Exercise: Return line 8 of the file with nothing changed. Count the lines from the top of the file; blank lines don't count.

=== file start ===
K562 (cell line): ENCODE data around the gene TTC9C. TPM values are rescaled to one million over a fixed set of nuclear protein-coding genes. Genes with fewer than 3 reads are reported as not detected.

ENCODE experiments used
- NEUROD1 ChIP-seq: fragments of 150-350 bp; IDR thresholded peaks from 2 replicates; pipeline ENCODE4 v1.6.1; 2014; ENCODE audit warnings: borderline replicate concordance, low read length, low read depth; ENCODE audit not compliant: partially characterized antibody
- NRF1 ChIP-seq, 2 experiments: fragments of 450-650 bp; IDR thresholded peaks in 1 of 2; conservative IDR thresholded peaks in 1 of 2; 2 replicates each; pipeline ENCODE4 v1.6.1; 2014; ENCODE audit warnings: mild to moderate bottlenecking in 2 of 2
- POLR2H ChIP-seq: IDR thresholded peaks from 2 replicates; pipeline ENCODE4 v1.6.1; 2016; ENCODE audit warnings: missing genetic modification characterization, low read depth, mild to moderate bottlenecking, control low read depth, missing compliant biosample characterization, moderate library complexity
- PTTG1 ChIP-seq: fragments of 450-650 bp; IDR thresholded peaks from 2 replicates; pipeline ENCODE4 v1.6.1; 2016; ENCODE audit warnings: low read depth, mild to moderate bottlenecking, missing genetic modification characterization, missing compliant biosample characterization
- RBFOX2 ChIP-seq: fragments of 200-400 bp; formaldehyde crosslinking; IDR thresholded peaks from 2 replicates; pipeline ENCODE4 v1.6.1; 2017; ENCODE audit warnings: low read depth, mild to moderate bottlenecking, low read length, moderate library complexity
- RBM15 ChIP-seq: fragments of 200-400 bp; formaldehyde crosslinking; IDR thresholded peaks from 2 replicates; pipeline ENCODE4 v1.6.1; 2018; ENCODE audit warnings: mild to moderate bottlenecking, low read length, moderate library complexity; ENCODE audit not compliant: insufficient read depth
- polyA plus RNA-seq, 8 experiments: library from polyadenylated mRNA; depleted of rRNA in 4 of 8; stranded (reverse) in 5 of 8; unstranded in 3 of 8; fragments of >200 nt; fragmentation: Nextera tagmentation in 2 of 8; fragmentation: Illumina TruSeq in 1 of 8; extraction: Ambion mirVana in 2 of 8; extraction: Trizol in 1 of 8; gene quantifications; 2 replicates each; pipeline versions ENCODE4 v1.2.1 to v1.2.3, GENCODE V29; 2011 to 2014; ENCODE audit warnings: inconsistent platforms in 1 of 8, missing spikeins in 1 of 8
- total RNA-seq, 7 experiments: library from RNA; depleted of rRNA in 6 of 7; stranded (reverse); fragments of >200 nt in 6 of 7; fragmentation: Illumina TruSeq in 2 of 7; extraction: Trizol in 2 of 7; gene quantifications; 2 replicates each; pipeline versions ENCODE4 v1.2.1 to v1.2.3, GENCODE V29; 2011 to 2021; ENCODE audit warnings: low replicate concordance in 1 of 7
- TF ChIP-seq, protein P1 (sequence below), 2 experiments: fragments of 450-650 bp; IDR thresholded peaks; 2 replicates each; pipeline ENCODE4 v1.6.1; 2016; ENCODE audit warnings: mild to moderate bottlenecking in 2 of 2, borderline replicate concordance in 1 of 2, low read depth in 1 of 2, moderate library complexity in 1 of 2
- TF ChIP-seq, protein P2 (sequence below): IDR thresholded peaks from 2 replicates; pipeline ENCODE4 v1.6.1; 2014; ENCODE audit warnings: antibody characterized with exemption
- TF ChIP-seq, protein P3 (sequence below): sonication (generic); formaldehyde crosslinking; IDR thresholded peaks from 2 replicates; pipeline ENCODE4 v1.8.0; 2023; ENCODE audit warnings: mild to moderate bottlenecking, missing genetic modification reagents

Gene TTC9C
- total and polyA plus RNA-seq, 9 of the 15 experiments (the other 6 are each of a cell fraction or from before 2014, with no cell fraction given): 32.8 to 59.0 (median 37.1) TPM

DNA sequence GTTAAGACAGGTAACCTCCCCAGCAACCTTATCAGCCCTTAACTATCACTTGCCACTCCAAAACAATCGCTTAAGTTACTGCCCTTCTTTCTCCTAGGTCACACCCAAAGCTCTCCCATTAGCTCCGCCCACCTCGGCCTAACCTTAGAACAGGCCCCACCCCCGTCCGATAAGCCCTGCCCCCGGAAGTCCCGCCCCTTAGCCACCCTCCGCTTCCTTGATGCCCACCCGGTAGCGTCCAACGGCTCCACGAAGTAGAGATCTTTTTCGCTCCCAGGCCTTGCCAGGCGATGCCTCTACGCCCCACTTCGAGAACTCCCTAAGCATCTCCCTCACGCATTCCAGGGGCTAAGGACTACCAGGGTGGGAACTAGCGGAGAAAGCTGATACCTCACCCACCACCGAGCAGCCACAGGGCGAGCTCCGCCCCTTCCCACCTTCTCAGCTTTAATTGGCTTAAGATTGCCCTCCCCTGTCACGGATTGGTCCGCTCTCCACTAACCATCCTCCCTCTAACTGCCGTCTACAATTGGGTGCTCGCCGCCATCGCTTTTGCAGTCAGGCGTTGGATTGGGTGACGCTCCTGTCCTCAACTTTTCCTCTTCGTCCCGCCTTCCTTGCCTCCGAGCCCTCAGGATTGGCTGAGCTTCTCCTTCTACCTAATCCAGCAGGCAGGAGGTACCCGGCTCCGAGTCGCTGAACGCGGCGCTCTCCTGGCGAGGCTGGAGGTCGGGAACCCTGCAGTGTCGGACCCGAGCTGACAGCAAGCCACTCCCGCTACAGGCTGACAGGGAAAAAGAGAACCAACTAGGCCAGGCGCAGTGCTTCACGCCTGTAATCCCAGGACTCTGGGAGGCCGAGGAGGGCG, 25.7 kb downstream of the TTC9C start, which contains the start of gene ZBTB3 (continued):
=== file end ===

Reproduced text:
- RBM15 ChIP-seq: fragments of 200-400 bp; formaldehyde crosslinking; IDR thresholded peaks from 2 replicates; pipeline ENCODE4 v1.6.1; 2018; ENCODE audit warnings: mild to moderate bottlenecking, low read length, moderate library complexity; ENCODE audit not compliant: insufficient read depth